In the time-honored 'merican tradition of packing up your covered wagon and heading out West -- in our case, farther out West -- my wife and I decided to spend our vacation this year crammed in our late '80s model Honda Civic, driving from city to city through deserts and mountain ranges while our 2-year-old son pelted us in the back of our heads with his ba-ba.
I don't recommend it.
Nevertheless, here are a few things I learned along the way:
1. Though we're last in the arts, Coloradans have an inexplicable talent for tailgating.
Not long after crossing the border into New Mexico on the first leg of our journey, I noticed the unthinkable: No one was trying to drive over our car! I chalked it up to the sparsely populated region between Trinidad and New Mexico, but lo! From Santa Fe to Tucson, Tucson to L.A., L.A. to San Francisco, and San Francisco to Laramie, we didn't once have a menacing, low-gas-mileage American vehicle trying to leave bumper marks on our back windshield! Not even in L.A.! (Well, OK, we got tailgated in L.A., but we were only going 5 miles per hour in bumper-to-bumper traffic). Then, just as soon as we crossed back into Colorado, lo! -- a recent model Chevy Astroturf driven by a rather spry-looking centenarian with a lead foot got close enough for a mating ritual.
Maybe it's that overall feeling of arts inadequacy caused by being last in state funding for the arts. Or maybe it's something in the Coors.
2. A vast Phil Collins conspiracy
I first noticed it in a diner just south of Albuquerque near the hotel where we spent our first night: Phil Collins' "Another Day In Paradise" being piped in over the Muzak distribution device. "Why, I haven't heard this song since the last time I went to the grocery store," I thought to myself as the waves of nostalgia washed over me. By the time our trip was done, I had heard this song no less than 17 times! Truck stops, grocery stores, doughnut shops and Turkish bathhouses alike. Nowhere was I immune from the saccharine sounds of Phil Collins' sentimental musical plea. Don't get me wrong, it's a good message (you know, help the homeless) -- one that George W. Bush would do well to heed as he cuts back benefits for veterans and offers megalotax breaks to the ultra rich (i.e., people like Phil Collins). Another day in paradise? I don't know about you Phil, but I can't even afford health insurance, and here I am listening to your tired song next to the beef jerky at Loaf N' Jug. Think twice indeed.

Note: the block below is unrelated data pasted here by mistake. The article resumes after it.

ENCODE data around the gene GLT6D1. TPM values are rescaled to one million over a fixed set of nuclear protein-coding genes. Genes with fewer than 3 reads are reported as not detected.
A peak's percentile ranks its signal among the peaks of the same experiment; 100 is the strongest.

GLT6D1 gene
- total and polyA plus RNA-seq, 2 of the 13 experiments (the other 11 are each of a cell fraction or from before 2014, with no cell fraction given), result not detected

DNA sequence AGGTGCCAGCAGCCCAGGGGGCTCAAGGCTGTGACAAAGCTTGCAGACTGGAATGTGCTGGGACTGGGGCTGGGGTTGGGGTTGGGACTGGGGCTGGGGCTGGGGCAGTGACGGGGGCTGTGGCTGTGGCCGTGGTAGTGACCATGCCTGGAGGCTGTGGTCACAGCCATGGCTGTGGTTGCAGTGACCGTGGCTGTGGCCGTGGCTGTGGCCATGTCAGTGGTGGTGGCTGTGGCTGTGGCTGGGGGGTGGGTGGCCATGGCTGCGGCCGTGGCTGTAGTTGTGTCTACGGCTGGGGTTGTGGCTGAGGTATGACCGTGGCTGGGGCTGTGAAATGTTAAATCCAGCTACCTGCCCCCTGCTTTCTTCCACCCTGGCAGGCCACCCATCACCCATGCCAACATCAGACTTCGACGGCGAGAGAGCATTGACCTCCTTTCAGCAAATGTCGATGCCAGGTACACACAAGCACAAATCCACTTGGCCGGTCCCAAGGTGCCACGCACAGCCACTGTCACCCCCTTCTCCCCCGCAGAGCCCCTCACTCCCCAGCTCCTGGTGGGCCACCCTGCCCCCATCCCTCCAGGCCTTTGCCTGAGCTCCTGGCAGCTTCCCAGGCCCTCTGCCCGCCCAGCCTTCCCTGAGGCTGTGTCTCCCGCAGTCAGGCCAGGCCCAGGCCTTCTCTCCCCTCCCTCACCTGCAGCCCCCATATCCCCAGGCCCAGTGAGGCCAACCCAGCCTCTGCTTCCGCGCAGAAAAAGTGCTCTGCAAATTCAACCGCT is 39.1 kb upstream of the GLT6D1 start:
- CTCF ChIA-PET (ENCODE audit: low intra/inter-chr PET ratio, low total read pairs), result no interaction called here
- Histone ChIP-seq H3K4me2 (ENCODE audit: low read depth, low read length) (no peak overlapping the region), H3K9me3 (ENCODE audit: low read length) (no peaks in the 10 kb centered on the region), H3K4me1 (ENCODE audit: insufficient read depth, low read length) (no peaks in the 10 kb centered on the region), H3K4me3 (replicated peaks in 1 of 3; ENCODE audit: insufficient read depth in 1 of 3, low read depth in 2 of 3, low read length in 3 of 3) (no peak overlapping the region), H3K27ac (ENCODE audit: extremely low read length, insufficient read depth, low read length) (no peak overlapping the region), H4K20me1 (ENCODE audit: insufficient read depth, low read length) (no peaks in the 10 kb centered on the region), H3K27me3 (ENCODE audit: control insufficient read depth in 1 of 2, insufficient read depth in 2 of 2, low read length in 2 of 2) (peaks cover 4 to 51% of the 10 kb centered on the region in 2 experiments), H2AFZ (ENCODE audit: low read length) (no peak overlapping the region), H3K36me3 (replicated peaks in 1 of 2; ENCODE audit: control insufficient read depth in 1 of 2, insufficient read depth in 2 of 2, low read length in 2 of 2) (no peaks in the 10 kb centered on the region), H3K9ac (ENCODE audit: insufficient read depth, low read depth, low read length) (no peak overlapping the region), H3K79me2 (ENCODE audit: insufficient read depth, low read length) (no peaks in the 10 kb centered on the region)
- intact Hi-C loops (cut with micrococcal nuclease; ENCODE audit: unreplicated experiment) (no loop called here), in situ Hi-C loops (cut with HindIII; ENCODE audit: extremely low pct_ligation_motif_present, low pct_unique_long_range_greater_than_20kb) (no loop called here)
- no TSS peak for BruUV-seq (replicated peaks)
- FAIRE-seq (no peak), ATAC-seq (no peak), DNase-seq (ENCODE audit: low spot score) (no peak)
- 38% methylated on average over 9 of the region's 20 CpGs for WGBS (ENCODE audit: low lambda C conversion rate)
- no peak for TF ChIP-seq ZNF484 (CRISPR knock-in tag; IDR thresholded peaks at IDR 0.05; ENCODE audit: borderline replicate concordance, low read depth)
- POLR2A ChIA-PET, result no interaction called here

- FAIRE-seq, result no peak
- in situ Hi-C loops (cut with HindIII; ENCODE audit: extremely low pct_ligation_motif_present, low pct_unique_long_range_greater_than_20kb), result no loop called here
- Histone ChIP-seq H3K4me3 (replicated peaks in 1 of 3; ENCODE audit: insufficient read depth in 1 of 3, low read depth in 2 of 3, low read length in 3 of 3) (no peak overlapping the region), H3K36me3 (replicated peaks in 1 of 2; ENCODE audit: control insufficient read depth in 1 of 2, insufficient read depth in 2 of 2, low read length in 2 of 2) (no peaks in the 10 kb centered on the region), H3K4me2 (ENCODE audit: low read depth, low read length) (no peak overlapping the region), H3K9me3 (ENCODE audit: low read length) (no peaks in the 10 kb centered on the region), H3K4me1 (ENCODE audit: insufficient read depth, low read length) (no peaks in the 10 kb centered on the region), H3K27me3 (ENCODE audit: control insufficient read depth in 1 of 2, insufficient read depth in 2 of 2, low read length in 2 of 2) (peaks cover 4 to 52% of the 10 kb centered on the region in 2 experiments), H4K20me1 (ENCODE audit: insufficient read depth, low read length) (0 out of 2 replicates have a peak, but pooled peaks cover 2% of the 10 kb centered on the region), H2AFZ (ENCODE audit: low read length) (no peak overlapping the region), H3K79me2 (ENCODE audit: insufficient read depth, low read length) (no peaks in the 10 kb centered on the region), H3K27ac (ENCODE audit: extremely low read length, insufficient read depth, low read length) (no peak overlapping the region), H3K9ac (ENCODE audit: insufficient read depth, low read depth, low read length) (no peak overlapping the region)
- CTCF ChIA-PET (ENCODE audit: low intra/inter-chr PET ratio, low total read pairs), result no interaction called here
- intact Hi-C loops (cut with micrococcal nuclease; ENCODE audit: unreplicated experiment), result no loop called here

3. Kinko's in Tucson and San Francisco are still open 24/7
Ahh, the toxic smell of toner at 2 a.m. Vampires making subversive pamphlets to be read by seven people. Disgruntled employees ready to cut you fabulous deals on your printing costs just for staving the dawn along with them. Sure, it may be bad for business, but 'zine culture thrives under such inhuman working conditions. Throw open your doors to the undead, Kinko's of Colorado Springs.
4. Beyond the tchotchke economy.
While in Tucson, we took a little side trip down to Bisbee, Ariz. It's an old mining town in a canyon that has lots of old hippie artists and a kind of Wild West European flavor. Just like Manitou! The primary difference is that they had the four essential retail services required of any self-respecting town: a book and music store, thrift stores, a video/DVD store and a movie theater. How a town as culturally rich as Manitou could possibly be lacking these basic services is beyond me. Can I get a business?!
5. Self-absorbed people with no morals are awesome!
I love L.A. I love it! Now those people know how to drive.
6. San Francisco is NOT Colorado Springs.
Sure, both towns are the products of gold rush/tech rush economies that have never been able to break the boom-and-bust cycle, but beyond that, wow! Hardly an American flag to be seen, people who actually oppose the war, homosexual men holding hands in public while enjoying their city-funded domestic partner benefits. And more museums, galleries and artists than you could take down with one stick of dynamite. For a city with an official population of only 300,000 more than ours, I was shocked. Yes, shocked.